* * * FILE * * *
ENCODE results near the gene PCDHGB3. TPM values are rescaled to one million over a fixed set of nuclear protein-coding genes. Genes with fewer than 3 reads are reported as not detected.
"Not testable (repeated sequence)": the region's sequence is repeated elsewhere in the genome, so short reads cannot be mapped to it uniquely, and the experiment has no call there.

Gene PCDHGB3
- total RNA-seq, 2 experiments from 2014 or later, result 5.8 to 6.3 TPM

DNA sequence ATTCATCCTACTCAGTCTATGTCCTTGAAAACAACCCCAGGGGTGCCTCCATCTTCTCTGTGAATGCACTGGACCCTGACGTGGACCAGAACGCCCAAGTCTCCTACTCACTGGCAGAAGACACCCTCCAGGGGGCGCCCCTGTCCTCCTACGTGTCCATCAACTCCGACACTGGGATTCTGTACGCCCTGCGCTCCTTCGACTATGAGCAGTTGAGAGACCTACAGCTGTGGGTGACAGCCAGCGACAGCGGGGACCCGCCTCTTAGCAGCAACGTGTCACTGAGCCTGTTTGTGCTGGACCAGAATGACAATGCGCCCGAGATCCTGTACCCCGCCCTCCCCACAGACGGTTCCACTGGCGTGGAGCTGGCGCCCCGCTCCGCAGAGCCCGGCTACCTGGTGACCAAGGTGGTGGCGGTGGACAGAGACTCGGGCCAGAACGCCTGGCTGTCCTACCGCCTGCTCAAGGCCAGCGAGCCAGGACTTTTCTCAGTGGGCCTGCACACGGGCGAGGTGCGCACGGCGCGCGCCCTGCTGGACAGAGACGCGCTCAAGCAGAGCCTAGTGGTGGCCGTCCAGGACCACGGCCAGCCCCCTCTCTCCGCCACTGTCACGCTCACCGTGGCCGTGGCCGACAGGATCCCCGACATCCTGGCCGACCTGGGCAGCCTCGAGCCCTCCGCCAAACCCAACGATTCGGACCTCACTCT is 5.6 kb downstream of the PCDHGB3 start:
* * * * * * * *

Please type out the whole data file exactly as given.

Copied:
ENCODE results near the gene PCDHGB3. TPM values are rescaled to one million over a fixed set of nuclear protein-coding genes. Genes with fewer than 3 reads are reported as not detected.
"Not testable (repeated sequence)": the region's sequence is repeated elsewhere in the genome, so short reads cannot be mapped to it uniquely, and the experiment has no call there.

Gene PCDHGB3
- total RNA-seq, 2 experiments from 2014 or later, result 5.8 to 6.3 TPM

DNA sequence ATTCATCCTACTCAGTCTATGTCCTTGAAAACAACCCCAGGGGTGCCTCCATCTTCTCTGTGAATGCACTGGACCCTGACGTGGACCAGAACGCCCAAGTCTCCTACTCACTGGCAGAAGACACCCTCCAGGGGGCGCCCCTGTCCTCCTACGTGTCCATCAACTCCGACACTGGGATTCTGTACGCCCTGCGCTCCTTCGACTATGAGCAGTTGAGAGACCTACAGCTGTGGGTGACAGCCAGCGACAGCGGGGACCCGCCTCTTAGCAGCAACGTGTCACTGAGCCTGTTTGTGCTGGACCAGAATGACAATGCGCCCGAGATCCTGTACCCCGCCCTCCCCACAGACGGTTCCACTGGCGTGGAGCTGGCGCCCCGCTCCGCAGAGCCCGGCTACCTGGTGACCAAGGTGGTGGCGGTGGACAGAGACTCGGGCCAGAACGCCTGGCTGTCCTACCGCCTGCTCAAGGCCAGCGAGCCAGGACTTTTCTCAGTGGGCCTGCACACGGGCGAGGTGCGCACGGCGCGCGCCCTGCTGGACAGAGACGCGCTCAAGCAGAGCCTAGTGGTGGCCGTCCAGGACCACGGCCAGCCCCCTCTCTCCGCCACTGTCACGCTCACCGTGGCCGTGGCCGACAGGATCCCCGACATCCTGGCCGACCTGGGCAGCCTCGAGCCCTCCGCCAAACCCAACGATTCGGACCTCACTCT is 5.6 kb downstream of the PCDHGB3 start: